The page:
If you’re having difficulty communicating exactly what type of sign you want, or if you don’t have any ‘creative’ tools to hand, the manufacturer should be able to show you a gallery of signs they’ve made for other customers, to give you some inspiration and help narrow your focus.

Features to include in your design

The more information you can give the signmakers, the better, as it enables them to give you a more accurate quote for the work.

Generally, a neon sign or LED neon sign manufacturer will, at the very least, need to know:

  • what size you need the sign to be
  • what colour lighting you want—the colour range for traditional neon is limited to 10–50 colours (depending on the manufacturer), while for LED neon the options are virtually limitless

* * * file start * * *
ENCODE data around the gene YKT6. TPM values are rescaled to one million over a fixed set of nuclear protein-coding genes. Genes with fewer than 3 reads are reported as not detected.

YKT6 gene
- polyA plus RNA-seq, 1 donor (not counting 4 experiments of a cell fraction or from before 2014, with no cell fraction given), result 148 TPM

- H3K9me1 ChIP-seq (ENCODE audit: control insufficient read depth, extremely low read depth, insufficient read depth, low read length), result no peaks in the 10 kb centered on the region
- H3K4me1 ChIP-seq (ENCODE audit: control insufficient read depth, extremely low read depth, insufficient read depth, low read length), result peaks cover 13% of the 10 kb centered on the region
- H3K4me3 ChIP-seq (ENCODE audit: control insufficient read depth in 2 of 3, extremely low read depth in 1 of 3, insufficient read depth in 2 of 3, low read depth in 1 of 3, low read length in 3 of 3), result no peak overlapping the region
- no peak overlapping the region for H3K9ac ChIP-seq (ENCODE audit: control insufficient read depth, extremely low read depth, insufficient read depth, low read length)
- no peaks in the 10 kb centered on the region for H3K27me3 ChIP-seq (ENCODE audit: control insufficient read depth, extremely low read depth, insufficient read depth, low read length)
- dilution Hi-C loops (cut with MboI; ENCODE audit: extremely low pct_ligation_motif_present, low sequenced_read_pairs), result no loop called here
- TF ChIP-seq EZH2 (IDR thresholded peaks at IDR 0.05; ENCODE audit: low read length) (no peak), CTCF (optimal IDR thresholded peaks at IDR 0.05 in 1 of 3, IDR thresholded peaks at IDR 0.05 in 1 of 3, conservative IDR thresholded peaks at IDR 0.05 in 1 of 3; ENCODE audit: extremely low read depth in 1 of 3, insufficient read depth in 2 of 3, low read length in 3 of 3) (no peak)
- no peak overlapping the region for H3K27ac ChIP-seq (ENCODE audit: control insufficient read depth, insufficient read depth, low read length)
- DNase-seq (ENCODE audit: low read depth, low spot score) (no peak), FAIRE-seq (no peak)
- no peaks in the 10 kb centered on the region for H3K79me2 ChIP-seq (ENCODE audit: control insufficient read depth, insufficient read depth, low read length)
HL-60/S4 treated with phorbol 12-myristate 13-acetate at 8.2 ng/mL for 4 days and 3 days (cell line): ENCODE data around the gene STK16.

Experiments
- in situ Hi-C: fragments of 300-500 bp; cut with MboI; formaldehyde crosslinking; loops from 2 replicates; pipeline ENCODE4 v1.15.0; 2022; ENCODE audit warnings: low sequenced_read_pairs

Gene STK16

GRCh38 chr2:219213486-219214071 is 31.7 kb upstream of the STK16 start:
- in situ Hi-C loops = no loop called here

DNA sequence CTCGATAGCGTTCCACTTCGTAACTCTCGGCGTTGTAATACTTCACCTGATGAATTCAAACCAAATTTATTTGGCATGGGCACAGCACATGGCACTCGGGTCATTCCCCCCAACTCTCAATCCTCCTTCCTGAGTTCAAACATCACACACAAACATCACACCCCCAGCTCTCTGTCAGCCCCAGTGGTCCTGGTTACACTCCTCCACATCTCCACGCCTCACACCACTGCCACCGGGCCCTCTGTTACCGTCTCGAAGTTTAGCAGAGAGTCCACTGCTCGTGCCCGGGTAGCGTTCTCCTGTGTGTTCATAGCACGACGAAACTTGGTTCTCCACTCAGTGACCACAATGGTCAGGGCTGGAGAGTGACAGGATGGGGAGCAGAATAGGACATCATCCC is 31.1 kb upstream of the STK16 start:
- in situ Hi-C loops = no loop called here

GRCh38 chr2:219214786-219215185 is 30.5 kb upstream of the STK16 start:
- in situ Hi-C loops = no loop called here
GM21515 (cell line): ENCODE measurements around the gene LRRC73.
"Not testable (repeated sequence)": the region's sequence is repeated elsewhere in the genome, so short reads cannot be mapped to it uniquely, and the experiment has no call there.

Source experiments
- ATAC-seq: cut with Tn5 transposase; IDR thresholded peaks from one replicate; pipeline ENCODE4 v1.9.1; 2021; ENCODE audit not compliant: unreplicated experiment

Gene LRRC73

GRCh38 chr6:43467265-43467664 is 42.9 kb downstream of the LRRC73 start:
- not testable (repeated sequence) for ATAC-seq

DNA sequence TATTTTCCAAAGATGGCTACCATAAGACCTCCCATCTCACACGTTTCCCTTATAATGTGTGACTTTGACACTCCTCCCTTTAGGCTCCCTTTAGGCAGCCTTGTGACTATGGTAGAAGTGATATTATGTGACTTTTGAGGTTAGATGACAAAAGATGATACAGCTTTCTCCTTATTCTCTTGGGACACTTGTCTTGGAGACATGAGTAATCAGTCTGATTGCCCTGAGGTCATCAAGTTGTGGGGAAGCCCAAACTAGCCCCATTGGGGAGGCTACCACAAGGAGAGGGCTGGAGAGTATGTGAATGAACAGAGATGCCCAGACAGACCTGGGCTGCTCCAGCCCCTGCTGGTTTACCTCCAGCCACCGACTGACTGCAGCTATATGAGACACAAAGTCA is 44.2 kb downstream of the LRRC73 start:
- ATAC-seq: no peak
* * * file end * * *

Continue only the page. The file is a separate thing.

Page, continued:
• if the sign has text, what it should say and what style of lettering you prefer

The manufacturer will be able to offer advice on your options and what to choose to make sure the sign is bright and colourful and has the greatest visual impact.

When you provide your design, if you also know what type of backboard or mounting you’d like, and whether you want the sign to do things like flash, change colour or dim (only possible with LED neon), include that information. The signmaker will do everything they can to accommodate your request.

To read more about the features of neon signage and what size, colour and other options you’ll be presented with, click here.

What happens next

Once you’ve given the sign manufacturer your design, they can start to put together the production artwork they will use to make the final piece.